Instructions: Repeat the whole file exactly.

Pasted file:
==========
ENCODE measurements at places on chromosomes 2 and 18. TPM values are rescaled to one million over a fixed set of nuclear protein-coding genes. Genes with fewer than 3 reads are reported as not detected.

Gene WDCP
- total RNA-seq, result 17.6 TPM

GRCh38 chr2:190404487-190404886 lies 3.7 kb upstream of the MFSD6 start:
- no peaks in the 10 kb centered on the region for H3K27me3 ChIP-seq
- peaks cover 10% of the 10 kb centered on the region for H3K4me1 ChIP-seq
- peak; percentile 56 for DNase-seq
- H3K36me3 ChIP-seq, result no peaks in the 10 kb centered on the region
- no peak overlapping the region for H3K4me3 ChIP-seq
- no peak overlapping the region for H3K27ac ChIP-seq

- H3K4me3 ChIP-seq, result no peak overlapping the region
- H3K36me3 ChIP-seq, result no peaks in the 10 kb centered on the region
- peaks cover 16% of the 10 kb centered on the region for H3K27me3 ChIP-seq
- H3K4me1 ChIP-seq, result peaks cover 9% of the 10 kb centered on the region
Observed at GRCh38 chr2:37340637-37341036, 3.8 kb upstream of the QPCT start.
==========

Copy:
ENCODE measurements at places on chromosomes 2 and 18. TPM values are rescaled to one million over a fixed set of nuclear protein-coding genes. Genes with fewer than 3 reads are reported as not detected.

Gene WDCP
- total RNA-seq, result 17.6 TPM

GRCh38 chr2:190404487-190404886 lies 3.7 kb upstream of the MFSD6 start:
- no peaks in the 10 kb centered on the region for H3K27me3 ChIP-seq
- peaks cover 10% of the 10 kb centered on the region for H3K4me1 ChIP-seq
- peak; percentile 56 for DNase-seq
- H3K36me3 ChIP-seq, result no peaks in the 10 kb centered on the region
- no peak overlapping the region for H3K4me3 ChIP-seq
- no peak overlapping the region for H3K27ac ChIP-seq

- H3K4me3 ChIP-seq, result no peak overlapping the region
- H3K36me3 ChIP-seq, result no peaks in the 10 kb centered on the region
- peaks cover 16% of the 10 kb centered on the region for H3K27me3 ChIP-seq
- H3K4me1 ChIP-seq, result peaks cover 9% of the 10 kb centered on the region
Observed at GRCh38 chr2:37340637-37341036, 3.8 kb upstream of the QPCT start.